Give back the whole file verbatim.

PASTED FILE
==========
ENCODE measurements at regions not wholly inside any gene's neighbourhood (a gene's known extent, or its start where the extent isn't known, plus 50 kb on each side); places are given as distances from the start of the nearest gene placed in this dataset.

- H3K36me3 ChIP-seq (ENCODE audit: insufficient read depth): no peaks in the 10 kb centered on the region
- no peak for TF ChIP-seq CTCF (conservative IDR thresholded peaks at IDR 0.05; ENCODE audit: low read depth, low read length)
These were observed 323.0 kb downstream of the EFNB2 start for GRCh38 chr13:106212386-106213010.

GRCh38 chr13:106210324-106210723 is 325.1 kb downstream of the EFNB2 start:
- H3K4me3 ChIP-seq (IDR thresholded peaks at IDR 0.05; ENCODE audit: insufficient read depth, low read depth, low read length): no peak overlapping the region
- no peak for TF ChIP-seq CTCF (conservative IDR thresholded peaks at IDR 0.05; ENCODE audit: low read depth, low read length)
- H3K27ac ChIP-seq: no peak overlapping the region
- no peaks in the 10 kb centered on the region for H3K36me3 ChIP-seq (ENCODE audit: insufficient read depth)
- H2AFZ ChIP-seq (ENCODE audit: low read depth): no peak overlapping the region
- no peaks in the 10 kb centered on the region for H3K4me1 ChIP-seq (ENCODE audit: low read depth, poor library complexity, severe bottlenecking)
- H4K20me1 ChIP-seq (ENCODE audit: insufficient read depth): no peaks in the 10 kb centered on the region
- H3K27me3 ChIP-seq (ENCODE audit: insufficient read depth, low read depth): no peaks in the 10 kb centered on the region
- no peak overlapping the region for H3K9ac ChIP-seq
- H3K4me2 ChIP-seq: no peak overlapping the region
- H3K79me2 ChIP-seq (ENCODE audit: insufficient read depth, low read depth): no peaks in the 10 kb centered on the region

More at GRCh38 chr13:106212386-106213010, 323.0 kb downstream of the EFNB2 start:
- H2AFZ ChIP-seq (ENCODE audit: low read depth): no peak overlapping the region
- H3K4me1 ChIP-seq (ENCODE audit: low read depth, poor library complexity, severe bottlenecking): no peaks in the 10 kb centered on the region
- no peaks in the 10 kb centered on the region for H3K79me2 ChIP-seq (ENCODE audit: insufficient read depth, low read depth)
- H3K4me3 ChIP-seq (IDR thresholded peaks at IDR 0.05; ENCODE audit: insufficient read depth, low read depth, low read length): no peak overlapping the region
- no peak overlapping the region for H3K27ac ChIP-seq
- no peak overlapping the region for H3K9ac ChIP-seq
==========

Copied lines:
ENCODE measurements at regions not wholly inside any gene's neighbourhood (a gene's known extent, or its start where the extent isn't known, plus 50 kb on each side); places are given as distances from the start of the nearest gene placed in this dataset.

- H3K36me3 ChIP-seq (ENCODE audit: insufficient read depth): no peaks in the 10 kb centered on the region
- no peak for TF ChIP-seq CTCF (conservative IDR thresholded peaks at IDR 0.05; ENCODE audit: low read depth, low read length)
These were observed 323.0 kb downstream of the EFNB2 start for GRCh38 chr13:106212386-106213010.

GRCh38 chr13:106210324-106210723 is 325.1 kb downstream of the EFNB2 start:
- H3K4me3 ChIP-seq (IDR thresholded peaks at IDR 0.05; ENCODE audit: insufficient read depth, low read depth, low read length): no peak overlapping the region
- no peak for TF ChIP-seq CTCF (conservative IDR thresholded peaks at IDR 0.05; ENCODE audit: low read depth, low read length)
- H3K27ac ChIP-seq: no peak overlapping the region
- no peaks in the 10 kb centered on the region for H3K36me3 ChIP-seq (ENCODE audit: insufficient read depth)
- H2AFZ ChIP-seq (ENCODE audit: low read depth): no peak overlapping the region
- no peaks in the 10 kb centered on the region for H3K4me1 ChIP-seq (ENCODE audit: low read depth, poor library complexity, severe bottlenecking)
- H4K20me1 ChIP-seq (ENCODE audit: insufficient read depth): no peaks in the 10 kb centered on the region
- H3K27me3 ChIP-seq (ENCODE audit: insufficient read depth, low read depth): no peaks in the 10 kb centered on the region
- no peak overlapping the region for H3K9ac ChIP-seq
- H3K4me2 ChIP-seq: no peak overlapping the region
- H3K79me2 ChIP-seq (ENCODE audit: insufficient read depth, low read depth): no peaks in the 10 kb centered on the region

More at GRCh38 chr13:106212386-106213010, 323.0 kb downstream of the EFNB2 start:
- H2AFZ ChIP-seq (ENCODE audit: low read depth): no peak overlapping the region
- H3K4me1 ChIP-seq (ENCODE audit: low read depth, poor library complexity, severe bottlenecking): no peaks in the 10 kb centered on the region
- no peaks in the 10 kb centered on the region for H3K79me2 ChIP-seq (ENCODE audit: insufficient read depth, low read depth)
- H3K4me3 ChIP-seq (IDR thresholded peaks at IDR 0.05; ENCODE audit: insufficient read depth, low read depth, low read length): no peak overlapping the region
- no peak overlapping the region for H3K27ac ChIP-seq
- no peak overlapping the region for H3K9ac ChIP-seq